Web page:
Notes on ESMO17: Psycho-oncology

Clinical Brief – September, 28th

ESMO, or the European Society of Medical Oncology Congress, is an annual gathering of cancer experts and patient advocates. Here are some studies from this year’s ESMO that may be of use.


Physicians and patients might have different takes on side effects when it comes to cancer treatments, says a study led by researchers at the Karolinska Institute, Sweden.

The study looked at data collected from a randomized Phase III trial comparing different chemo regimens in women with high-risk breast cancer. Continue reading “Notes on ESMO17: Psycho-oncology”

Notes on ESMO17: Cancer immunotherapy

Clinical Brief – September 27th

ESMO, or the European Society of Medical Oncology Congress, is an annual gathering of cancer experts and patient advocates. Here are some studies from this year’s ESMO that may be of use.


Final results of a Phase III trial confirm survival benefits of adjuvant chemo + cell-based immunotherapy for non-small-cell lung cancer.

Between 2007 and 2012, researchers from the Chiba Cancer Center, Japan, led an independent study Continue reading “Notes on ESMO17: Cancer immunotherapy”

Notes on ESMO17: Health economics

Clinical Brief – September 25th

ESMO, or the European Society of Medical Oncology Congress, is an annual gathering of cancer experts and patient advocates. Here are some studies from this year’s ESMO that may be of use.


A study led by researchers from Turkey found that over 90% of their patients taking a targeted cancer treatment was also on another prescription med. More than half of these patients had a drug-drug interaction involving their cancer treatment.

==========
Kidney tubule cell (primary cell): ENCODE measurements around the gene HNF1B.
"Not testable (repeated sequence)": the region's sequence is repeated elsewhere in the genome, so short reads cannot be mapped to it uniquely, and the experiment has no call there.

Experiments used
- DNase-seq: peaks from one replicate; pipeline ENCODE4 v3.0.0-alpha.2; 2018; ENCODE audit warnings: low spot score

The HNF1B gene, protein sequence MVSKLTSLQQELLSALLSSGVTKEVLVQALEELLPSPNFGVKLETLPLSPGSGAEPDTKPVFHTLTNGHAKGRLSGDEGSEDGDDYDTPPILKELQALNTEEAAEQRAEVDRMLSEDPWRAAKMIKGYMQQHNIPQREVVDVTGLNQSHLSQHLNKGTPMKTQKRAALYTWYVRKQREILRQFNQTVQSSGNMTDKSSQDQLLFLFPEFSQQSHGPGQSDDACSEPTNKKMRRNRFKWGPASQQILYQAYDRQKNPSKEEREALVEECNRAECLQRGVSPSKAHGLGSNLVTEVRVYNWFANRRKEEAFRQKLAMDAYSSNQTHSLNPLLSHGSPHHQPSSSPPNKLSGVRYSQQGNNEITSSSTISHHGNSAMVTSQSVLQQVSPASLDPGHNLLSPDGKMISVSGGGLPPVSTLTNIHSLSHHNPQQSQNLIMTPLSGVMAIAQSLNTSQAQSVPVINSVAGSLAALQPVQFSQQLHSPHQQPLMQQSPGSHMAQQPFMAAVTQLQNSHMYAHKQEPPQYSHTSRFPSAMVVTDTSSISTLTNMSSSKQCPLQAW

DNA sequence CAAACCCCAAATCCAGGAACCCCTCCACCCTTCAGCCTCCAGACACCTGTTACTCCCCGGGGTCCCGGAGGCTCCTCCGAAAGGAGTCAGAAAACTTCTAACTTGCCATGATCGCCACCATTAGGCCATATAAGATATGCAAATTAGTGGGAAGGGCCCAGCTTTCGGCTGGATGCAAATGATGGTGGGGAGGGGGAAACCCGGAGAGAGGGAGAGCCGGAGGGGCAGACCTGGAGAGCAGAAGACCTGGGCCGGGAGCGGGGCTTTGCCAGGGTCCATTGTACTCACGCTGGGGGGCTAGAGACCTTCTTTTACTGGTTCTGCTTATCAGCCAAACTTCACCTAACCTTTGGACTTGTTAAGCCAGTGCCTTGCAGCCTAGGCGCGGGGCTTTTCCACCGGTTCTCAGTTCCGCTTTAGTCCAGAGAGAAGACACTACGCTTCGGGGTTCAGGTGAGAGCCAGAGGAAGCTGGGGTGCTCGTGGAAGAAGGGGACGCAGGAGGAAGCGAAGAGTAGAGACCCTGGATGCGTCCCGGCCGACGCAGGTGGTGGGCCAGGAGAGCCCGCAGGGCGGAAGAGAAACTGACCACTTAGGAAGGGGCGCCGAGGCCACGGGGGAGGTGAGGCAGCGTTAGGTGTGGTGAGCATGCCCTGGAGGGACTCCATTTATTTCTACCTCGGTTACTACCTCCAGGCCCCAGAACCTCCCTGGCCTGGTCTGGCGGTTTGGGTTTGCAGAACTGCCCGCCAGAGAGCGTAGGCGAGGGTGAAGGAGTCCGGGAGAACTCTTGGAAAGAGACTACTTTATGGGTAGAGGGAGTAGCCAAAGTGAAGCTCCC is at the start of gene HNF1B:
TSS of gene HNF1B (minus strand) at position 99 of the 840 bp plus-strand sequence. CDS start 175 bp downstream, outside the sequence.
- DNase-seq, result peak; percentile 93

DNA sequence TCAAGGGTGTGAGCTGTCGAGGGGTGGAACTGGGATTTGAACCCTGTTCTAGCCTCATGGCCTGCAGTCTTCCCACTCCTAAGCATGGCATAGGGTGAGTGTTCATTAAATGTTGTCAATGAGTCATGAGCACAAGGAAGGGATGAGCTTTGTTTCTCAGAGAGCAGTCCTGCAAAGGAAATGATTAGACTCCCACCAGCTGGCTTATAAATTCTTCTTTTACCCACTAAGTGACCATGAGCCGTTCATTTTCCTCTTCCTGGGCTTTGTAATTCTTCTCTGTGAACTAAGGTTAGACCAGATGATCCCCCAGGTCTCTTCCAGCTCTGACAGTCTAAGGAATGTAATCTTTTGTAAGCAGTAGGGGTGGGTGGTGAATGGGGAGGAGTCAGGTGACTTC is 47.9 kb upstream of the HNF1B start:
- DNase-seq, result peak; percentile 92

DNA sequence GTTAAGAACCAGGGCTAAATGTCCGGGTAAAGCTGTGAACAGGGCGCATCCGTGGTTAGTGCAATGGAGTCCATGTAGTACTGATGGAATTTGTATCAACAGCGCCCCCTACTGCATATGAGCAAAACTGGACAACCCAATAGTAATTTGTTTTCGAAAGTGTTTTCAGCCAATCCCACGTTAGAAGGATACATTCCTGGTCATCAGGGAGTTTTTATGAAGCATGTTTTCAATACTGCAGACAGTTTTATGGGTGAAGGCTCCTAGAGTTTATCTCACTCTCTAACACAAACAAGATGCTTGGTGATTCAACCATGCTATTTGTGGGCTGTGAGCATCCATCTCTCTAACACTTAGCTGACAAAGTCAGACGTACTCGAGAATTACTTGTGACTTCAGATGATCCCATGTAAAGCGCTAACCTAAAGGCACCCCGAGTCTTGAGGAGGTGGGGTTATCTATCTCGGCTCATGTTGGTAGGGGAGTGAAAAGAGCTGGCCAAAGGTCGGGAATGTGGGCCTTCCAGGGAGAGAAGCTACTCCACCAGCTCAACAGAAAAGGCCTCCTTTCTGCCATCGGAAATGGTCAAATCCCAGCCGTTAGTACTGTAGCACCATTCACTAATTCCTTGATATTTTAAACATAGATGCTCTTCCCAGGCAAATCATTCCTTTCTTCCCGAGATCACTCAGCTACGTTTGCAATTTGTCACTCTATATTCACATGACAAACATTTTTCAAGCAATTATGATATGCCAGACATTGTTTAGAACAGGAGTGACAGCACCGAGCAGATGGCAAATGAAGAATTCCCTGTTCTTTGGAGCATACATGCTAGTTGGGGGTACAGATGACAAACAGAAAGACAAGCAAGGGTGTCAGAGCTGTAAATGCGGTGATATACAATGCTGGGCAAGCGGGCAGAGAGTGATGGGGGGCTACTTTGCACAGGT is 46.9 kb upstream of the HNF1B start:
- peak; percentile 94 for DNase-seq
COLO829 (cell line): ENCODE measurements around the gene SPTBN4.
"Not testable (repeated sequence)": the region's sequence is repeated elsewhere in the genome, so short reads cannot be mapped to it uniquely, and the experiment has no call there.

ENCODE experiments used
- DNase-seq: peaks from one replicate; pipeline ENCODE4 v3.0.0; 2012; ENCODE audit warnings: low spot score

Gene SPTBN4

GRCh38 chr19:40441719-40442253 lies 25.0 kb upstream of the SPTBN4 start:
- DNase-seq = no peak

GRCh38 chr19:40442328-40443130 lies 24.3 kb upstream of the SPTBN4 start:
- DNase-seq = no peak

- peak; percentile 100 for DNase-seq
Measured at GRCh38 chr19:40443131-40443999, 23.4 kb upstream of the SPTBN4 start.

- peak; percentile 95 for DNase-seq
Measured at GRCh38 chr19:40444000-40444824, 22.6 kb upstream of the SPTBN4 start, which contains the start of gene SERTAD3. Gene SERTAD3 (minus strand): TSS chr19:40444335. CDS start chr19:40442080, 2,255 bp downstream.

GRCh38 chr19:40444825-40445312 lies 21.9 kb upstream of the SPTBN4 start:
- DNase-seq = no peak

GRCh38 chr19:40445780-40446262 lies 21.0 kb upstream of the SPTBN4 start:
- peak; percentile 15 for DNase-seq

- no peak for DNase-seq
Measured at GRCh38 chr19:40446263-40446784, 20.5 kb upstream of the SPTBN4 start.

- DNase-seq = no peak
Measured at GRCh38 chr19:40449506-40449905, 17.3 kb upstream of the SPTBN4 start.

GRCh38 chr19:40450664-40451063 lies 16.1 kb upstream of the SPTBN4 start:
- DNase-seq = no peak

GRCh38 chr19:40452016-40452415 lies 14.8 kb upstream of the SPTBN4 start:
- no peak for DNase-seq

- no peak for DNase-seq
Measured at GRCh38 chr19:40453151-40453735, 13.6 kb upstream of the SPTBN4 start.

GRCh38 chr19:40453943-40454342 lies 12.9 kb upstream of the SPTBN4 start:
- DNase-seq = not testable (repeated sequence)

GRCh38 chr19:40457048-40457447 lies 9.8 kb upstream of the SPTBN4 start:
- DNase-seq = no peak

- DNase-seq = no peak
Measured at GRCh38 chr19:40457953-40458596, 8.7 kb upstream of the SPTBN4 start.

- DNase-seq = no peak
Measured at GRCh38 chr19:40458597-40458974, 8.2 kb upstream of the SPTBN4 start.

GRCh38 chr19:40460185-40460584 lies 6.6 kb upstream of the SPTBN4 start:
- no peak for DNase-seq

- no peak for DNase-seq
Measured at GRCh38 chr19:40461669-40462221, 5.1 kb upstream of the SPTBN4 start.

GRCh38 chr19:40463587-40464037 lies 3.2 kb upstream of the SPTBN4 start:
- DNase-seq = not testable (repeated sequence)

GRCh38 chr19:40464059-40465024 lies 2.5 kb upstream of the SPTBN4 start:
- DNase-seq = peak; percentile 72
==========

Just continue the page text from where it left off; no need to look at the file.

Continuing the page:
Drug-drug interactions happen when Continue reading “Notes on ESMO17: Health economics”

Notes on ESMO17: Palliative oncology

Clinical Brief – September 21st

ESMO, or the European Society of Medical Oncology Congress, is an annual gathering of cancer experts and patient advocates. Here are some studies from this year’s ESMO that may be of use.


Chemo is often dosed based on a person’s body-surface area. However, giving someone chemo based on how much drug the body actually gets instead, or pharmacokinetic-guided dosing, may help optimize the dose and reduce severe toxicities. Continue reading “Notes on ESMO17: Palliative oncology”

Notes on ESMO17: Metastatic lung cancer

Clinical Brief – September 20th

ESMO, or the European Society of Medical Oncology Congress, is an annual gathering of cancer experts and patient advocates. Here are some studies from this year’s ESMO that may be of use.


“Hyper-progressive disease is frequent in non-small cell lung cancer after treatment with anti-PD-1/PD-L1 immunotherapy,” reports a study led by researchers at Gustave Roussy, France. Continue reading “Notes on ESMO17: Metastatic lung cancer”

The week in brief

September 5th – 8th

Congratulations for making it through another week! Here are your recent updates in the world of medical research and policy.


In a study, researchers found that routine hormonal treatment for early prostate cancer may be linked to an increased risk of heart disease.

The cause of this is not clear. Researchers suggest closer monitoring for at-risk men who are receiving treatment.


People living with rheumatoid arthritis (RA) are at increased risk of shingles.

For those on biologics, a shingles vaccine followed by a 2-week delay is generally recommended. Less is known about how to give shingles shots if a patient is on tofacitinib (Xeljanz) for RA.

A study found that people over 50 should wait 2-3 weeks after their shingles shot before starting tofacitinib.


Canakinumab (Ilaris) is an anti-inflammatory biologic. Studies published recently showed that canakinumab may offer protection against some heart diseases and was tied to significantly lower risk of lung cancer.